If diversity can show me how I’m going to get everything done today, I’m there!
In part 1 of this 3-part series, if you are an executive, manager, or supervisor or are impacted in any way by D&I (diversity and inclusion) in the workplace (which you should be), I let you in on one of this industry’s best kept secrets: Get over yourself.
To ensure that your company’s D&I efforts are being implemented daily and to gauge whether your employees care or have better things to do, you have to get over any adverse feelings collectively. The demographics of those you serve are changing and your workforce needs to reflect that change to make sure that your company’s bottom line expands by being more intentionally inclusive.
So this time, I want to know, how did that work for you? If you began to make changes, you’re on your way to keeping your company relevant. If you did nothing, as I look into my crystal ball, let me predict your typical work day.
You get there early because you’re behind on so many things. Just as you start knocking things out, a co-worker pops into your office for an impromptu conversation about something you could care less about, later, you glance at the headlines in the newspaper and see that the competition released their new product ahead of schedule and as you sigh and get back to work, your boss pops in to remind you about a diversity and inclusion seminar today.
At this point, you grab your head and say, “Damn! I haven’t gotten anything done, my workload is overflowing and to top it off, our last quarter earnings were below our projections. I have so many more important things to focus on, but instead, I have to waste time going to a meeting about diversity. If diversity can show me how I’m going to get everything done today, I’m there!”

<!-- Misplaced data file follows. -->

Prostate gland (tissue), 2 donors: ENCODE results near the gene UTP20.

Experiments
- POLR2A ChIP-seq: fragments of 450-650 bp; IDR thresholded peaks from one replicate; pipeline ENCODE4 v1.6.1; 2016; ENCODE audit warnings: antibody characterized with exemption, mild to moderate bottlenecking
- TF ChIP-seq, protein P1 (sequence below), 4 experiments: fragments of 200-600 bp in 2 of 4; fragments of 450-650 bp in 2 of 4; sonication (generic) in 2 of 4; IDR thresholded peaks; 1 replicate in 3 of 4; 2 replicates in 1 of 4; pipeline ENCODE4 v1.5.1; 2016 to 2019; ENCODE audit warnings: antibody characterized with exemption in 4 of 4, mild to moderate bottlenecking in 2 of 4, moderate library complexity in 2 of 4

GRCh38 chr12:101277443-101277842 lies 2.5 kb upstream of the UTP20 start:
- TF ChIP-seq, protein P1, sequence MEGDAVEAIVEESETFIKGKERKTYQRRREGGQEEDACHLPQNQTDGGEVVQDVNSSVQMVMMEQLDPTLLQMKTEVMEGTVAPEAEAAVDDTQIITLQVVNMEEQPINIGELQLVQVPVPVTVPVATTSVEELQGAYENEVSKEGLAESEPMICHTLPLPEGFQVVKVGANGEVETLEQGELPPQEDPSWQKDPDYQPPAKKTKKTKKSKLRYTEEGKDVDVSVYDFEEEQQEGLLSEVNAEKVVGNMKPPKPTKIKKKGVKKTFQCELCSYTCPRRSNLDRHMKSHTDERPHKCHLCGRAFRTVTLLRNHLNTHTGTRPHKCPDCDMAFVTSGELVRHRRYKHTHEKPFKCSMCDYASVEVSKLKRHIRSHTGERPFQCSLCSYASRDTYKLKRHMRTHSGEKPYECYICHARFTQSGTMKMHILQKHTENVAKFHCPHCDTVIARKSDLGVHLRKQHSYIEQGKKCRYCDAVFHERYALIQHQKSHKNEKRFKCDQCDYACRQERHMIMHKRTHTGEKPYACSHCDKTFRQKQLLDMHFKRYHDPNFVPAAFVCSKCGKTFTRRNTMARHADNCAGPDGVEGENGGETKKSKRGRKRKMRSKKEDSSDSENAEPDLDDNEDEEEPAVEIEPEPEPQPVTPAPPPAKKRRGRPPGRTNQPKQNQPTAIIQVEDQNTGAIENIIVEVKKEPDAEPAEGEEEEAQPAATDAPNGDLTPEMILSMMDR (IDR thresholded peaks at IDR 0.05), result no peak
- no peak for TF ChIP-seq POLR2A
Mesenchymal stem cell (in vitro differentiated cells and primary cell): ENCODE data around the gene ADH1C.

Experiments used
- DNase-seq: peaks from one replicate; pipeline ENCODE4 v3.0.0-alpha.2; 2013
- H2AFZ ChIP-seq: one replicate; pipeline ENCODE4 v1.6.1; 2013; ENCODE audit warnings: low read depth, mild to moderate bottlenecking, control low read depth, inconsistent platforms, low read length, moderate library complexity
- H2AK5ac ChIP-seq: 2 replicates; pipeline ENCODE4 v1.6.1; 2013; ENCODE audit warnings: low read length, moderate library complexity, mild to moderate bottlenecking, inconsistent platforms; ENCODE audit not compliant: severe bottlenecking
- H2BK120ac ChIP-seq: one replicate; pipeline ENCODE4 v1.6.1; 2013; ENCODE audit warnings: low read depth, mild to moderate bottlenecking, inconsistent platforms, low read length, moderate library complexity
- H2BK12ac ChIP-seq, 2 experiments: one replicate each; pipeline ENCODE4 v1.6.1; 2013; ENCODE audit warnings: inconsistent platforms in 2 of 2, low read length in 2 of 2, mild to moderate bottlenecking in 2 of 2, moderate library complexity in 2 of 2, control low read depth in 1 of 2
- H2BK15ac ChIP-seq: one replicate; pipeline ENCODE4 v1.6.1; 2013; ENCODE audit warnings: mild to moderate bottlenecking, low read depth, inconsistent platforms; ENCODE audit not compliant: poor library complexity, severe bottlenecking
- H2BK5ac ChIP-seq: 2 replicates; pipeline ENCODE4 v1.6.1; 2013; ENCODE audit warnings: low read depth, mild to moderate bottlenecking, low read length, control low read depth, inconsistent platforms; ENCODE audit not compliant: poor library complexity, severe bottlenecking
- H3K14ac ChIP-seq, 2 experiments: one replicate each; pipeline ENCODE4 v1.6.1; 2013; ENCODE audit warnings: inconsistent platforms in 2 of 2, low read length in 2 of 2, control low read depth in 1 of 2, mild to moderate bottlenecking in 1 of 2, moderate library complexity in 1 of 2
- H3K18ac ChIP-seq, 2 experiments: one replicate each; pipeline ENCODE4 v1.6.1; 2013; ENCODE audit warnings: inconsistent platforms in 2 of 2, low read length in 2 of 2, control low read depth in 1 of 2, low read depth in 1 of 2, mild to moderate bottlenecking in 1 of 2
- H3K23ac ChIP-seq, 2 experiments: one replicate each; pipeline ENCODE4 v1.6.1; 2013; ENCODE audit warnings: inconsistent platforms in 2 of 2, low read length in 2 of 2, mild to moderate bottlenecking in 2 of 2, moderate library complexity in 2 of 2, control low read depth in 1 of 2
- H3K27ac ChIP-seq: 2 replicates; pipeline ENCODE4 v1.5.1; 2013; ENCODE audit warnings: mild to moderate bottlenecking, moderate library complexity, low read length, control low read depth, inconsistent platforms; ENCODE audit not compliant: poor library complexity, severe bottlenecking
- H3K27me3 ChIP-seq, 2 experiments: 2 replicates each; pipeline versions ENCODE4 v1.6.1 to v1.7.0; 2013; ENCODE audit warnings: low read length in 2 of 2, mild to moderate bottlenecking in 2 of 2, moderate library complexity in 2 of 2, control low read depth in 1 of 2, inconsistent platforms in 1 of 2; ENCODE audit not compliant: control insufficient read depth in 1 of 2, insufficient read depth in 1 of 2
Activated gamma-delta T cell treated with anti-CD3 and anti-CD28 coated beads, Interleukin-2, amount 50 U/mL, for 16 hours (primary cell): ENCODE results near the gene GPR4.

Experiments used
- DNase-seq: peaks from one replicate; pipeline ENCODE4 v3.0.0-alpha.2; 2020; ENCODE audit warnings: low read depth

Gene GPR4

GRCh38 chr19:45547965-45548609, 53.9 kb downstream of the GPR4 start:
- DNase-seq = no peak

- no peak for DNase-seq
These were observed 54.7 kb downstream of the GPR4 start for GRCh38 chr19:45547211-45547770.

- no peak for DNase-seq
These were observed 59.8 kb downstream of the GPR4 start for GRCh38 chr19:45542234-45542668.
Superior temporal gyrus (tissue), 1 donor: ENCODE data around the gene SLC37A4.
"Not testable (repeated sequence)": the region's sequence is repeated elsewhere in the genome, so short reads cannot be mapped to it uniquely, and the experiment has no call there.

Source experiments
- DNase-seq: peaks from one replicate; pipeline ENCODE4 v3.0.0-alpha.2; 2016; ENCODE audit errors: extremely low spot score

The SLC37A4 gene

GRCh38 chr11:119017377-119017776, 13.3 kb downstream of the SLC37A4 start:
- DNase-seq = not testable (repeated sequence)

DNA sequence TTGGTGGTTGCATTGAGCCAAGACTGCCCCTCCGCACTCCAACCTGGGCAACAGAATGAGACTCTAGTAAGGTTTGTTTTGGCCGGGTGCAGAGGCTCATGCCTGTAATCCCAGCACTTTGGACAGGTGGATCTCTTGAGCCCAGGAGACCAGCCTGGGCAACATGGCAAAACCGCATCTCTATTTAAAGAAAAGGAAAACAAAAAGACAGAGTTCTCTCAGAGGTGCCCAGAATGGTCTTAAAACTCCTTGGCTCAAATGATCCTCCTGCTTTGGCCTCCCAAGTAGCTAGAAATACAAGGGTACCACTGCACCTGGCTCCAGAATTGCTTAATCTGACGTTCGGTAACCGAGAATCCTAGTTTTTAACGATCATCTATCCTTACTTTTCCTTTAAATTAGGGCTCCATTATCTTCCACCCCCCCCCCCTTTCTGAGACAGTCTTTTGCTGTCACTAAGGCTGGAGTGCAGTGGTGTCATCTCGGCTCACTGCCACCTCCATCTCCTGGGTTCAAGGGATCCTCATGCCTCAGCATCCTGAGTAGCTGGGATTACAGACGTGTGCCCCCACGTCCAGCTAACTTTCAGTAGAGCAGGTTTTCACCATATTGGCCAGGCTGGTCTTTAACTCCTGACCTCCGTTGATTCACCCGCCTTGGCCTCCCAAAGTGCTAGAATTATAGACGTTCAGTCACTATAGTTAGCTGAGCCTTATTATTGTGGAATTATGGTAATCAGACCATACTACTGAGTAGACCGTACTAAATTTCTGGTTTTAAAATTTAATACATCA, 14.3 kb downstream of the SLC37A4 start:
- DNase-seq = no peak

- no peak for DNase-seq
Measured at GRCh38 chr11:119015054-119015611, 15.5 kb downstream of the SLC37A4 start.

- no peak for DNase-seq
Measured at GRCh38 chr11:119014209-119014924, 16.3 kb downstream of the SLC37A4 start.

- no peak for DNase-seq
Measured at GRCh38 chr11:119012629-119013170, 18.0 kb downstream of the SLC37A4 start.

Having worked in diversity and inclusion for more than 15 years, I know this scenario to be true for a lot of people. And it’s a valid feeling if you have never taken the time to understand D&I as a business strength.
As I said earlier, it’s not this huge concept that must be implemented from scratch. It’s already there, represented in your entire workforce: age, sexuality, gender, race/ethnicity, etc. What has to be pulled out is not the diversity, but the inclusiveness.
As the leader of a company or department, we have to encourage and create an environment of creativity, open-mindedness and diversity of thought.
When asked, people will pull from their life experiences as being African American, Hispanic, gay, a young professional or over 60. We have to be open enough to accept those experiences as strengths that help us to create better products and offer better services.
Written by Risha Grant, CEO of Xposure, Inc
Copyright Xposure, Inc 2013Photo credit: Seana Wilkerson
What will she think of next? Be the first to tune into our CEO, Risha Grant’s innovative perspective on D&I. Her recurring blogs will also appear in the Journal Record. For more information about Risha, visit www.xposureinc.com.